>  Experts are telling hog producers to enjoy a good year while they can, because the financial devastation of 1998 and 1999 could repeat itself a year from now. The gloomy assessment for the latter part of 2001 is the result of a potential mismatch in the number of hogs being raised and the capacity of the packing industry to slaughter them. In December 1998, packers dropped their bids to the lowest levels in history after their facilities were overrun with hogs. Prices began to climb after hog producers cut back their herds. But once again, enticed by this year’s profits, producers are expanding their breeding herds and flirting with a repeat. (AgWeb – Omaha World-Herald)

>  A group of cattle industry investors in Canada have joined to form Viewtrak Technologies Inc., a Web-based asset management program. is a registry and tracking system which compiles information on growth, inoculations and parentage. The system is based on the Jan. 1, 2001, Canadian requirement of all beef cattle to be identified with serial-numbered eartags. Registration is on the basis of $99 for initial setup, and $1.50 a head for the life of each beast, comparable to the ear-tag registration cost. (AnimalNet – The Edmonton Journal)

>  France’s food safety agency has ordered the recall of all antiparasitic lotions for use on dogs containing diazinon.  In April 2000, the agency ordered the withdrawal of products containing diazinon for use on dogs.  However, continued reports of serious side effects have prompted the agency to call for all companion animal antiparasitics containing diazinon to be returned to veterinarians.  (Animal Pharm)

>  A fair and accurate reporting system for manufactured dairy products is one step closer to becoming a reality, now that the U.S. Senate has unanimously passed the Dairy Market Enhancement Act of 2000. The legislation is designed to restore confidence in America’s dairy price reporting system. The bill also requires independent verification for price reporting and implements measures to ensure compliance with reporting and verification requirements.  (AgWeb)

>  VoicePals L.L.C. announces the launch of a revolutionary product for your beloved pets aptly named PeTalk.   Utilizing ISD’s ChipCorder technology for its excellent sound reproduction, you can now record a short, loving message to your pet. You then set the message to automatically playback every 1, 2, 3 or 4 hours while you are gone or if your pet is away from home.  PeTalk will be on pet store shelves this November. (Business Wire)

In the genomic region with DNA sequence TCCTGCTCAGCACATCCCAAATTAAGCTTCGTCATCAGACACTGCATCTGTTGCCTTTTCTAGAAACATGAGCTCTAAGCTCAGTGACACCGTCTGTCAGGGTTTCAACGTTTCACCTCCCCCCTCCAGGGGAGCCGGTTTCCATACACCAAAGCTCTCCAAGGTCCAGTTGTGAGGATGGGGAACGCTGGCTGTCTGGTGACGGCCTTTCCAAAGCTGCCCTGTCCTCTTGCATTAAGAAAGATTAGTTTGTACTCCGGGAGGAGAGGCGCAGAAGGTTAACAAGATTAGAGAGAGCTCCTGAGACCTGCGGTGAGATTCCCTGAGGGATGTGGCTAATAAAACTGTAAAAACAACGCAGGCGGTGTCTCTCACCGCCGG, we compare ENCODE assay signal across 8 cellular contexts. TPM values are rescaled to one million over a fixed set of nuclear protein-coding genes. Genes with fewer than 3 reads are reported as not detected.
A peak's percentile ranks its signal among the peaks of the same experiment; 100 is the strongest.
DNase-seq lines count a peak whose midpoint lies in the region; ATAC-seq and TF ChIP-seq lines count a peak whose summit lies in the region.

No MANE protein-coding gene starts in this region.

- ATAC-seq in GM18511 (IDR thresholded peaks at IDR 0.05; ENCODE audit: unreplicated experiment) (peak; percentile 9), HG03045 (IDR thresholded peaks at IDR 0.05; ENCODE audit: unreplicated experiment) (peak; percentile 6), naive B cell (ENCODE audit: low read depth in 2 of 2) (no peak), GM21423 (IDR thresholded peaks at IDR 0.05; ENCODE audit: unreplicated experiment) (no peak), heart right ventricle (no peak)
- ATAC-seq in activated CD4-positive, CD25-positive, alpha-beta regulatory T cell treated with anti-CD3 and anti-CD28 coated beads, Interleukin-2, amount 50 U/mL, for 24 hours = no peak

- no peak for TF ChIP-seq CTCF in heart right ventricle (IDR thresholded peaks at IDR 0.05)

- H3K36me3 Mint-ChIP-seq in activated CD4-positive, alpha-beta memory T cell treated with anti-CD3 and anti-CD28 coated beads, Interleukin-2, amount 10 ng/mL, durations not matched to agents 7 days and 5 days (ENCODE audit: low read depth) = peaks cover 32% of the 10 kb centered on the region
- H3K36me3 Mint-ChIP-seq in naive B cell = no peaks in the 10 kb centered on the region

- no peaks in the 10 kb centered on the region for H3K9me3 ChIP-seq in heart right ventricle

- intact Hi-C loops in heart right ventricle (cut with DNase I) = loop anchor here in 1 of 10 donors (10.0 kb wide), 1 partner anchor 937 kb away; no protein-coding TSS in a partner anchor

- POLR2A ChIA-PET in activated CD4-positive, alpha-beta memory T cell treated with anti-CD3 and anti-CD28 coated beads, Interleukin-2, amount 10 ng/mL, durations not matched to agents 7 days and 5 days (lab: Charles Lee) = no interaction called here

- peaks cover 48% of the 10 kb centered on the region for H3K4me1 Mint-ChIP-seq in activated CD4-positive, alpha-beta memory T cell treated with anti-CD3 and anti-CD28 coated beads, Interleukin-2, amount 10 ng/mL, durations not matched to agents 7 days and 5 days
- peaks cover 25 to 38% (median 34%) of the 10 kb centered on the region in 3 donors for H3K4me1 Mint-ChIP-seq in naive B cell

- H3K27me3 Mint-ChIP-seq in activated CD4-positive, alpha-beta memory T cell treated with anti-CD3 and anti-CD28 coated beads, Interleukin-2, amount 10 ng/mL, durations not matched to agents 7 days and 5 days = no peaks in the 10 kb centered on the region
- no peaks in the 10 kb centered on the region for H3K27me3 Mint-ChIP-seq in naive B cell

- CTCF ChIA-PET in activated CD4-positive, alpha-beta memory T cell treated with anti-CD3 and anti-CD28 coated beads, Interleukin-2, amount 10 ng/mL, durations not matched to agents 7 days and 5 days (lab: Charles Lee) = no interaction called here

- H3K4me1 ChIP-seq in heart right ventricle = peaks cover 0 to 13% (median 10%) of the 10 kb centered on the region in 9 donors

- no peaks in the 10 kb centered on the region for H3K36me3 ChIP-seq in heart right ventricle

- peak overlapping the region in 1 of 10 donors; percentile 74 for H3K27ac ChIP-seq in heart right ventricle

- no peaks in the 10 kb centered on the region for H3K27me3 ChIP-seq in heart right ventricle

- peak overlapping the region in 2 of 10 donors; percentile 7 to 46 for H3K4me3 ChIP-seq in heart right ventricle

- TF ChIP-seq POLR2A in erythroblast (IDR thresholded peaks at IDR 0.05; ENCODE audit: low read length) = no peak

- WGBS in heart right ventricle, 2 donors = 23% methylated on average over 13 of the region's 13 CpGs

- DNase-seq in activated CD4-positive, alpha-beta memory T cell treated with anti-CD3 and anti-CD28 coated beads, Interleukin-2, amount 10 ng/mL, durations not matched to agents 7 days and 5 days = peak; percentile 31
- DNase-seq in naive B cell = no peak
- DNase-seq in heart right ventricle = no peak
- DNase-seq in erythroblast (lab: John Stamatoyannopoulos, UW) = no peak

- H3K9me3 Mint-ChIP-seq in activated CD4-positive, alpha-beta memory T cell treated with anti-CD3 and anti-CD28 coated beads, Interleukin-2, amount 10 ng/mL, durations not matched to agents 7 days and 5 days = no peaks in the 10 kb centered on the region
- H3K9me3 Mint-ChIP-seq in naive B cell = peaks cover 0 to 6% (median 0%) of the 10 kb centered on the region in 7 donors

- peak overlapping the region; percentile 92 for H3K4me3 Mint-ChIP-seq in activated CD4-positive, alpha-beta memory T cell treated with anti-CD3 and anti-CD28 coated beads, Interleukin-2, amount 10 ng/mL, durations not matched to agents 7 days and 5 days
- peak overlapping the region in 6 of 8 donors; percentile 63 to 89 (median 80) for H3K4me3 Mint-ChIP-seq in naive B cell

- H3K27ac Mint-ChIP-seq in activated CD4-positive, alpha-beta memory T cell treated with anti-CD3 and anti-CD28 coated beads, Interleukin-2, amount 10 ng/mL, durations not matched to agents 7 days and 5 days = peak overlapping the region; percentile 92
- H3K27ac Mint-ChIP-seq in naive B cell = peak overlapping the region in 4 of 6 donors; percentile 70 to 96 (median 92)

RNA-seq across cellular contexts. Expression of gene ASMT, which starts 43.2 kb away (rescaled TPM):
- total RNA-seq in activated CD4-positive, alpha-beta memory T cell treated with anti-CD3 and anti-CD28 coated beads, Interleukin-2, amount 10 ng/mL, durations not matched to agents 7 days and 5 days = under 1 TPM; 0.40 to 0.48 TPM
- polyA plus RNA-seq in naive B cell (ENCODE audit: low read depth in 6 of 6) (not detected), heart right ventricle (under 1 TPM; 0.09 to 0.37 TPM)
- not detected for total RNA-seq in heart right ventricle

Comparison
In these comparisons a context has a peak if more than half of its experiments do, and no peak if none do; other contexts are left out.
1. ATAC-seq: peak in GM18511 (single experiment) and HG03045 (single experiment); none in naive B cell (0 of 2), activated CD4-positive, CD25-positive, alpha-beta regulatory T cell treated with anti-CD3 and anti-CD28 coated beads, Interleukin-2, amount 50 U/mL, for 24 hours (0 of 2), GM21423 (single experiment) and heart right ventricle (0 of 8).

Agribusiness News

>  The release of two test kits by DuPont Qualicon will allow food processors themselves to determine if biotech ingredients are present in their food products rather than have the products tested at a lab.  The Qualicon test kits look for specific DNA sequences that can be detected in raw materials, ingredients and finished products. The BAX System PCR Assay for Screening Qualitative GMO can indicate whether a sample of raw or processed soy or corn food, ingredient or crop, contains a threshold level of genetically enhanced components. (DirectAg)

>  ADM, Cargill, Cenex Harvest States, DuPont and Louis Dreyfus announced the formation of Pradium Inc., a separate company that will operate an online business-to-business marketplace and information resource expected to begin trading cash grains, oilseeds, and commodity by-product exchanges in 60-90 days.  Pradium’s online marketplace will initially feature nine virtual trading pits devoted to trading cash corn and soybeans, as well as commodity by-products. Future product pits will include wheat, soybean meal, oats, grain sorghum, barley, and non-refined vegetable oils among others. The site plans to offer additional services such as integrated back-office transactions, financial services, risk management, logistics and supply chain management tools. (Business Wire)

Brakke Consulting Viewpoint

It makes it easier to comment when there is a great deal to report.  It was a big week for quarterly sales and earning reports. There was a mix of good and not so good news from some of the leading companies.  It remains a difficult market for companies to generate double-digit growth.  We believe the reported results reflect some of the positive consolidations that have occurred the past two years.  Those companies that have been aggressive in the acquisition area and have integrated the operations with a firm hand are producing some strong numbers.

We believe that when 2000 is put to bed, we will not see double-digit growth in the companion animal area. The pace of the past 5 years has been dramatic with several new $100 million plus products. There will be a cooling-off period until a new group of products or technologies arrive.  We look forward to a new wave of technologies and services to fuel the industry over the next few years.  How many new $50 plus million products do you have in your pipeline?  Look out for some real market share fights over the next couple of years.

 [Ron Brakke]